Last week, Scott Walker opened up a new front in his party’s civil war over immigration. In an interview with eminent conspiracist Glenn Beck, Walker moved the GOP debate beyond amnesty and border patrols, suggesting that the cost of legal immigration to American workers was “a lost issue among many in elected positions today”:
“In terms of legal immigration, how we need to approach that going forward is saying—the next president and the next congress need to make decisions about a legal immigration system that’s based, first and foremost, on protecting American workers and American wages.”
“Wisconsin Gov. Scott Walker just stepped in it…Walker is considered a top-tier contender in large part because he appeals to both the GOP’s conservative base and its more moderate establishment wing…Advocating for cutting legal immigration upsets that balance, hurting his ability to compete in the invisible primary, the pre-voting race for endorsements and money.”
Enton is right that Walker’s best selling-point is his capacity to bridge the gaps in his party’s coalition. But I think the Wisconsin Governor knew exactly where he was stepping. It’s no coincidence that Walker tacked right on immigration the same week that Marco Rubio launched his campaign for the Presidency. Rubio is Walker’s chief competition for the title of consensus candidate: Both offer the base a chance to thwart the coronation of another Bush, while being rhetorically inoffensive enough to sneak a reactionary agenda past a national electorate.
Rubio is better positioned to eat into Walker’s support among the establishment than among the base, and the opposite is true for Walker. For the GOP donor class, Rubio’s only unique liability is frequent dry-mouth. To the base, he’s associated with an immigration reform bill that’s held in roughly the same esteem as Sharia law. Thus, if Walker wants to retain his status as unity candidate, his best bet is to make Rubio unacceptable to the grasroots, which means drawing a stark contrast between himself and the Florida Senator on immigration.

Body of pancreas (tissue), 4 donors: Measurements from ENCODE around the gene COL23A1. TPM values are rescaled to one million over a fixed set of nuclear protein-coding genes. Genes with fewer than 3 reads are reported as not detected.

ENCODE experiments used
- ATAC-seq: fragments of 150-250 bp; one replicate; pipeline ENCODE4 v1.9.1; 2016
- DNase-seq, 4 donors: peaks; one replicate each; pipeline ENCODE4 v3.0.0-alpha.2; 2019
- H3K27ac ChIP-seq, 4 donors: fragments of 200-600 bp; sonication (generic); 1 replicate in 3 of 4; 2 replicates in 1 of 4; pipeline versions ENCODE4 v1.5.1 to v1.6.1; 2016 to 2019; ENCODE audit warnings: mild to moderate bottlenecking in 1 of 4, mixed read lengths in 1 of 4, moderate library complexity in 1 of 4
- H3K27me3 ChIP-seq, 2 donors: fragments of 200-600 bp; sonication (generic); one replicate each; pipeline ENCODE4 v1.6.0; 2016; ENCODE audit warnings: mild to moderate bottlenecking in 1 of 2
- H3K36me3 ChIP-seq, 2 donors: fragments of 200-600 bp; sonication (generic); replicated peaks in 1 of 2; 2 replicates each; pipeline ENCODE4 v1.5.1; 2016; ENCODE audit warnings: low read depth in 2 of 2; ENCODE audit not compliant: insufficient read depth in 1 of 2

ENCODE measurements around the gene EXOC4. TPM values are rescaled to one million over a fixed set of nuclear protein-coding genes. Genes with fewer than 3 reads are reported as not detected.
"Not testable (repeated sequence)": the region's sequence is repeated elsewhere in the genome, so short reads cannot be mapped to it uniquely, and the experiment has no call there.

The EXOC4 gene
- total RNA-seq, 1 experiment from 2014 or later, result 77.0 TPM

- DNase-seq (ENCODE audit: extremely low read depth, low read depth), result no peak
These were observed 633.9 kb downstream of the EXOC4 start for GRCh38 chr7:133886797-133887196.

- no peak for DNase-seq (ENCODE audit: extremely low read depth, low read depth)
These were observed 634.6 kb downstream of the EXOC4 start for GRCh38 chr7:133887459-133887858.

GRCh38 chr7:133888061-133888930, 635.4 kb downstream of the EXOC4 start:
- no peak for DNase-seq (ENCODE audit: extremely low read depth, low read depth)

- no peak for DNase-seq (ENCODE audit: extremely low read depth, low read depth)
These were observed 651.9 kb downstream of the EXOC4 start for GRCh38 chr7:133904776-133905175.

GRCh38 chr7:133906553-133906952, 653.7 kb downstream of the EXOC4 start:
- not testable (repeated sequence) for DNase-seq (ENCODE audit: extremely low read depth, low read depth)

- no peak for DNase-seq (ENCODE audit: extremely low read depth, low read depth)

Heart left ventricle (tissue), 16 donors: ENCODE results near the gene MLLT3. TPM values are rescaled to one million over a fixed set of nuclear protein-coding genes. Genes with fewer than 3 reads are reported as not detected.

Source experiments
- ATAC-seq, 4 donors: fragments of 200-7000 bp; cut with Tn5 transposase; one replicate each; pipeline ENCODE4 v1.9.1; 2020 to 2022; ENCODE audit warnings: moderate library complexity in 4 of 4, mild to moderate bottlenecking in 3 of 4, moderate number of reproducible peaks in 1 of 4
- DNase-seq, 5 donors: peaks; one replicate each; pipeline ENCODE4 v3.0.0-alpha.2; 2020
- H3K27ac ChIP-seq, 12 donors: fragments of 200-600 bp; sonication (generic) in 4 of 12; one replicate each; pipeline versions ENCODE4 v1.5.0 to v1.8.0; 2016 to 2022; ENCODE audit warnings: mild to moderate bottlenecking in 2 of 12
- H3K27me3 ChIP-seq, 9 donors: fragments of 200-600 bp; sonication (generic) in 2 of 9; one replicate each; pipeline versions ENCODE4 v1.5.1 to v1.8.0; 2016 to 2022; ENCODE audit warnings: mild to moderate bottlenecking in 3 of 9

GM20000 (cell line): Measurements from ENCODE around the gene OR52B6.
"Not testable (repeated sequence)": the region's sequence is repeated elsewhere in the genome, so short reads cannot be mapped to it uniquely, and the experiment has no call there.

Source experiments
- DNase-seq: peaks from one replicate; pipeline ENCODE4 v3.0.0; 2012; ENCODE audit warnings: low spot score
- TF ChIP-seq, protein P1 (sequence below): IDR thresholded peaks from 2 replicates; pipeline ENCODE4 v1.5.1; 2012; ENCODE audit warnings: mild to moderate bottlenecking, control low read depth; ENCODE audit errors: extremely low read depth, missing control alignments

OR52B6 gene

That task is complicated by Walker’s own history on the issue. In 2006, when he was still Milwaukee County Executive, Walker signed a resolution pledging his support for the McCain-Kennedy immigration reform bill. That legislation would have created a pathway to citizenship for 12 million undocumented immigrants.
Two weeks ago, if you typed “Scott Walker immigration problem” into Google, you’d have seen scores of articles describing Walker’s past softness on immigration as a liability. Today, that same search yields a cornucopia of think-pieces lamenting the political dangers of his hardline nativism. At this point in the campaign, the latter is a good problem for Walker to have.
In his interview with Beck, Walker didn’t commit to any specific position on legal immigration. He said just enough to get scolded by RINOs, and obscure his past sympathies for “amnesty.” And while he may have alienated some potential donors, so long as he retains the support of the Koch brothers, he won’t need too many other oligarchs.
It’s true that the Kochs are pro-immigration, but I think they (and the GOP establishment more broadly) know the way this game is played. Just as the big money donors of the Democractic party knew, even while candidate Obama was excoriating NAFTA in 2007, President Obama would be a loyal servant of their trade agenda in 2015.
The President of the United States has not deviated from the corporate consensus on immigration or free trade since at least the Reagan years. That’s unlikely to change in an era of unprecedented political spending. On these matters, the primaries are effectively a con game. And taking a browbeating from the Wall Street Journal op-ed page only strengthens Walker’s con.